Cells were subjected to a uniform continuous tensile strain according to previous studies [34], [35]. The certain osteogenic-related markers including Runx2, Osx, and OCN were investigated at both protein and mRNA level for various time points. Western blots showed a marked increase in the amount of Runx2 protein after strain, peaking at 1 h, as well as the up-regulation of OCN. The expression of Osx peaked at 2 h (Fig. 2A). Furthermore, total RNA was isolated and subjected to real-time quantitative PCR analysis. Runx2 mRNA expression peaked at 1 h after strain. Although Runx2 expression slightly decreased at 2 h, the level increased significantly at 4 h again (Fig. 2B). Consistent with Runx2, the mRNA expression of Osx and OCN peaked at 2 h and 1 h respectively (Fig. 2C, D).

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Figure 2. Effects of mechanical strain on osteoblast differentiation and PKD1 expression.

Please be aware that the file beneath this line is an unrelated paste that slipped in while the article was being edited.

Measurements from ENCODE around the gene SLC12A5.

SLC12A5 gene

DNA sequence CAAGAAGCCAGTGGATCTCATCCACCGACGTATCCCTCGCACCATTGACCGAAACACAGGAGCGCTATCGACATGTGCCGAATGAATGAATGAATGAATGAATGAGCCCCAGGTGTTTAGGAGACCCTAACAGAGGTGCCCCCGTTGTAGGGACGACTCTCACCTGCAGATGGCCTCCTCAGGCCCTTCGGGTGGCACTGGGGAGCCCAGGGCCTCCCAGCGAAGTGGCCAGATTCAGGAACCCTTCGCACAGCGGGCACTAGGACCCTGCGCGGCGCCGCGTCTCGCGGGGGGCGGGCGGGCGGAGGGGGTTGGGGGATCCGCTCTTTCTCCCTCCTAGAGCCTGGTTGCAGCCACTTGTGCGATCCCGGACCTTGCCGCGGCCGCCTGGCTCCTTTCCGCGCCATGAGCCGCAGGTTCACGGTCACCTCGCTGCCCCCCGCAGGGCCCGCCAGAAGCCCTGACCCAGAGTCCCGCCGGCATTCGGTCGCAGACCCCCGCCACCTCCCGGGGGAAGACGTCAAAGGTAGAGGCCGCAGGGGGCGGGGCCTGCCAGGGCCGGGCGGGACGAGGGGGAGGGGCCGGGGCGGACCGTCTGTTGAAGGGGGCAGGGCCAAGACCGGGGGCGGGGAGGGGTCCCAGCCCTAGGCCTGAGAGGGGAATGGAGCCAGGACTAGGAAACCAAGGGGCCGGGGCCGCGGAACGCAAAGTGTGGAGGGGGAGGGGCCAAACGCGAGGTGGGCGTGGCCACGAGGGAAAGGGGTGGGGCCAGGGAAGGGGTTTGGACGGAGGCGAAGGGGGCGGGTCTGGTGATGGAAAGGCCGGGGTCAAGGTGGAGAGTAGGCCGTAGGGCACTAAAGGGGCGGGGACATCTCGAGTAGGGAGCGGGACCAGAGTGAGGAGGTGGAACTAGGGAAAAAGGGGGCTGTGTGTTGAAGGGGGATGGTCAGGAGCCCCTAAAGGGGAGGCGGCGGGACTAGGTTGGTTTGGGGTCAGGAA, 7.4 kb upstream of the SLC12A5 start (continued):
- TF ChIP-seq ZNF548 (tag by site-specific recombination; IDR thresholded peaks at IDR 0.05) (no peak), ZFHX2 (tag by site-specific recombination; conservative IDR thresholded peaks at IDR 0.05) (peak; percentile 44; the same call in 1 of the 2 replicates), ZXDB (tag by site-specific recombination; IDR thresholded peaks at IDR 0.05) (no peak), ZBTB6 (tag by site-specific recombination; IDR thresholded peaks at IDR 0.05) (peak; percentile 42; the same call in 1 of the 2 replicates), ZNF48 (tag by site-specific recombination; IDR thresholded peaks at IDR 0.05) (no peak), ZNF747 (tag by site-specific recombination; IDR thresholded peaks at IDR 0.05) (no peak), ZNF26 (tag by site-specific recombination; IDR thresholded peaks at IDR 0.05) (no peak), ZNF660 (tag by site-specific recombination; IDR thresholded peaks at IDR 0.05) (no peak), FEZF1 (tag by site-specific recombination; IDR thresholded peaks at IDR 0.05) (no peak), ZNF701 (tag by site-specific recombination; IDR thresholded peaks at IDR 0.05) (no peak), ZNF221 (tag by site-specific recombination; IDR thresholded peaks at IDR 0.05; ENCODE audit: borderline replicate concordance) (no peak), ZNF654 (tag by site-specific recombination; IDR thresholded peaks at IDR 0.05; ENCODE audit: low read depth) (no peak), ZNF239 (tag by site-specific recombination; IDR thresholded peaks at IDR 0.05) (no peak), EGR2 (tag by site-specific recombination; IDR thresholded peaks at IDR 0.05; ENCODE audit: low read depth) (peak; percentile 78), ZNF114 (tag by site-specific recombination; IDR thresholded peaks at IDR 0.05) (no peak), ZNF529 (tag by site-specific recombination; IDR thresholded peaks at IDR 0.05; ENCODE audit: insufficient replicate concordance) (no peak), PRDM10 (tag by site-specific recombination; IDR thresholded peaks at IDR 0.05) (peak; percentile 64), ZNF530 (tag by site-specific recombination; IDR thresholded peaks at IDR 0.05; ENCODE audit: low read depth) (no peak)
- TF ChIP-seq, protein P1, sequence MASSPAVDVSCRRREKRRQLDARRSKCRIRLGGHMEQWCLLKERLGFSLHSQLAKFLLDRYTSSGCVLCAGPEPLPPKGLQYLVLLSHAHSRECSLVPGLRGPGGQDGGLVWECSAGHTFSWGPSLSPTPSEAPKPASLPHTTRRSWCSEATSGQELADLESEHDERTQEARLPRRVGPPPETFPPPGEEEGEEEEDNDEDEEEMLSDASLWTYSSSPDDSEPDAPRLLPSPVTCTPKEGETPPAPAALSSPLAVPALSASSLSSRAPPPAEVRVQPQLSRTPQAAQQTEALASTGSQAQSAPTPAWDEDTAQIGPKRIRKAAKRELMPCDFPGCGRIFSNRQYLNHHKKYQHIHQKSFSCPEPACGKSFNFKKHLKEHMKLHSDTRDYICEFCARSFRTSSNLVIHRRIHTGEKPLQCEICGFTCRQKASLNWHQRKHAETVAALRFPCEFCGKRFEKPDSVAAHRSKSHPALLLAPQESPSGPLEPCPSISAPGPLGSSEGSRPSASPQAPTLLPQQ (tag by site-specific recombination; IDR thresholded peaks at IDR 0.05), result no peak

(A) MC3T3-E1 cells were subjected to tensile strain for different time points (0–4 h), and the cellular protein were immunoblotted for Runx2, Osx, and OCN. Beta-actin was used as loading control. Total RNA was subjected to real-time quantitative PCR analysis for the gene expression of (B) Runx2, (C) Osx, (D) OCN and (E) PKD1. Messenger RNA expression is calculated as a ratio to the GAPDH mRNA level and expressed relative to non-strained control cells. Each experiment was performed three times individually. Results are presented as the mean ± SEM, * indicates significantly different than controls (*, p<0.05; **, p<0.01; ***, p<0.001).

https://doi.org/10.1371/journal.pone.0091730.g002

Previous studies have shown that PC1 plays a key role in the mechanotransduction process in kidney epithelium cells [11], [13]. We investigated whether PC1 expression may be influenced by mechanical strain in osteoblasts. Unexpectedly, there was no significantly difference between non-strained cells and cells applied to continuous mechanical strain for each time point (Fig. 2E).